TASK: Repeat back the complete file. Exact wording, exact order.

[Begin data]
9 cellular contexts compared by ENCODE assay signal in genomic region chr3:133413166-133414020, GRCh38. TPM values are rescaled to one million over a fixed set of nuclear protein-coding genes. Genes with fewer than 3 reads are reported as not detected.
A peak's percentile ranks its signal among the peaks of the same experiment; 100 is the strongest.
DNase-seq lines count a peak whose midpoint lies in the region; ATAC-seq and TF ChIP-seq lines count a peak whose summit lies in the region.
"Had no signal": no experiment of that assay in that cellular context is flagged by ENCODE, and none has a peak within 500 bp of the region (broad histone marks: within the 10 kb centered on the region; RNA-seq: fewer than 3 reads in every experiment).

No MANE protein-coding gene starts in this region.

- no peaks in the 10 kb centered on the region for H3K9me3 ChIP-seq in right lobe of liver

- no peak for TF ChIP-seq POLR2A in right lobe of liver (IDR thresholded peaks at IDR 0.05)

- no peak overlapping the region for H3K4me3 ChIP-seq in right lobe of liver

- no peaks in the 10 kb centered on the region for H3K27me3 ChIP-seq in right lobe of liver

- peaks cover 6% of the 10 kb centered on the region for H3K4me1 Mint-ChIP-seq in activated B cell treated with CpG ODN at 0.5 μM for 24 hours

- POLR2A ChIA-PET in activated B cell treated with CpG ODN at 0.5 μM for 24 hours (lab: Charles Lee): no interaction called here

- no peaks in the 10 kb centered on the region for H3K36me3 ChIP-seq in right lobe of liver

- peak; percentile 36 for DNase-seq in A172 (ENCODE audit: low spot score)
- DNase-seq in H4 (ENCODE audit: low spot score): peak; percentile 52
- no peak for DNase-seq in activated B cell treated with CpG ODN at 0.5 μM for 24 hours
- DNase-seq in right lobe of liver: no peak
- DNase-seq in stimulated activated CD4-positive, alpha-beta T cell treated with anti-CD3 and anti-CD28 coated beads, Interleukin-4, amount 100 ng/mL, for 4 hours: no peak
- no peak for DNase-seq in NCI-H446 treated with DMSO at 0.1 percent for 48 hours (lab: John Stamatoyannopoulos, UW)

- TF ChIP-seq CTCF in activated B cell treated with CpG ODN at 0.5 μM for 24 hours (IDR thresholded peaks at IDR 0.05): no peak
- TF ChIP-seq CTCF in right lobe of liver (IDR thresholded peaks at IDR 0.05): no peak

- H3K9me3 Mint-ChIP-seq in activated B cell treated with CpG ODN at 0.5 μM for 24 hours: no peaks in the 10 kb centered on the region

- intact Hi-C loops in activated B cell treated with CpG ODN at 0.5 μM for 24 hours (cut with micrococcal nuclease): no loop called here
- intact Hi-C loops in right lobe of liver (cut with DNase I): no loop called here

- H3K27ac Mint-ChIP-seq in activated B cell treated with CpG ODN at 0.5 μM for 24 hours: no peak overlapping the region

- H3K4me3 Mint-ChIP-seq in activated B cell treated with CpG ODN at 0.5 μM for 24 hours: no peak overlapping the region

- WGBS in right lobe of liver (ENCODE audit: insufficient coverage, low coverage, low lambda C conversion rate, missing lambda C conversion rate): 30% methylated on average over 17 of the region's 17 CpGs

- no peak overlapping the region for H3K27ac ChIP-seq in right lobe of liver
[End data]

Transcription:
9 cellular contexts compared by ENCODE assay signal in genomic region chr3:133413166-133414020, GRCh38. TPM values are rescaled to one million over a fixed set of nuclear protein-coding genes. Genes with fewer than 3 reads are reported as not detected.
A peak's percentile ranks its signal among the peaks of the same experiment; 100 is the strongest.
DNase-seq lines count a peak whose midpoint lies in the region; ATAC-seq and TF ChIP-seq lines count a peak whose summit lies in the region.
"Had no signal": no experiment of that assay in that cellular context is flagged by ENCODE, and none has a peak within 500 bp of the region (broad histone marks: within the 10 kb centered on the region; RNA-seq: fewer than 3 reads in every experiment).

No MANE protein-coding gene starts in this region.

- no peaks in the 10 kb centered on the region for H3K9me3 ChIP-seq in right lobe of liver

- no peak for TF ChIP-seq POLR2A in right lobe of liver (IDR thresholded peaks at IDR 0.05)

- no peak overlapping the region for H3K4me3 ChIP-seq in right lobe of liver

- no peaks in the 10 kb centered on the region for H3K27me3 ChIP-seq in right lobe of liver

- peaks cover 6% of the 10 kb centered on the region for H3K4me1 Mint-ChIP-seq in activated B cell treated with CpG ODN at 0.5 μM for 24 hours

- POLR2A ChIA-PET in activated B cell treated with CpG ODN at 0.5 μM for 24 hours (lab: Charles Lee): no interaction called here

- no peaks in the 10 kb centered on the region for H3K36me3 ChIP-seq in right lobe of liver

- peak; percentile 36 for DNase-seq in A172 (ENCODE audit: low spot score)
- DNase-seq in H4 (ENCODE audit: low spot score): peak; percentile 52
- no peak for DNase-seq in activated B cell treated with CpG ODN at 0.5 μM for 24 hours
- DNase-seq in right lobe of liver: no peak
- DNase-seq in stimulated activated CD4-positive, alpha-beta T cell treated with anti-CD3 and anti-CD28 coated beads, Interleukin-4, amount 100 ng/mL, for 4 hours: no peak
- no peak for DNase-seq in NCI-H446 treated with DMSO at 0.1 percent for 48 hours (lab: John Stamatoyannopoulos, UW)

- TF ChIP-seq CTCF in activated B cell treated with CpG ODN at 0.5 μM for 24 hours (IDR thresholded peaks at IDR 0.05): no peak
- TF ChIP-seq CTCF in right lobe of liver (IDR thresholded peaks at IDR 0.05): no peak

- H3K9me3 Mint-ChIP-seq in activated B cell treated with CpG ODN at 0.5 μM for 24 hours: no peaks in the 10 kb centered on the region

- intact Hi-C loops in activated B cell treated with CpG ODN at 0.5 μM for 24 hours (cut with micrococcal nuclease): no loop called here
- intact Hi-C loops in right lobe of liver (cut with DNase I): no loop called here

- H3K27ac Mint-ChIP-seq in activated B cell treated with CpG ODN at 0.5 μM for 24 hours: no peak overlapping the region

- H3K4me3 Mint-ChIP-seq in activated B cell treated with CpG ODN at 0.5 μM for 24 hours: no peak overlapping the region

- WGBS in right lobe of liver (ENCODE audit: insufficient coverage, low coverage, low lambda C conversion rate, missing lambda C conversion rate): 30% methylated on average over 17 of the region's 17 CpGs

- no peak overlapping the region for H3K27ac ChIP-seq in right lobe of liver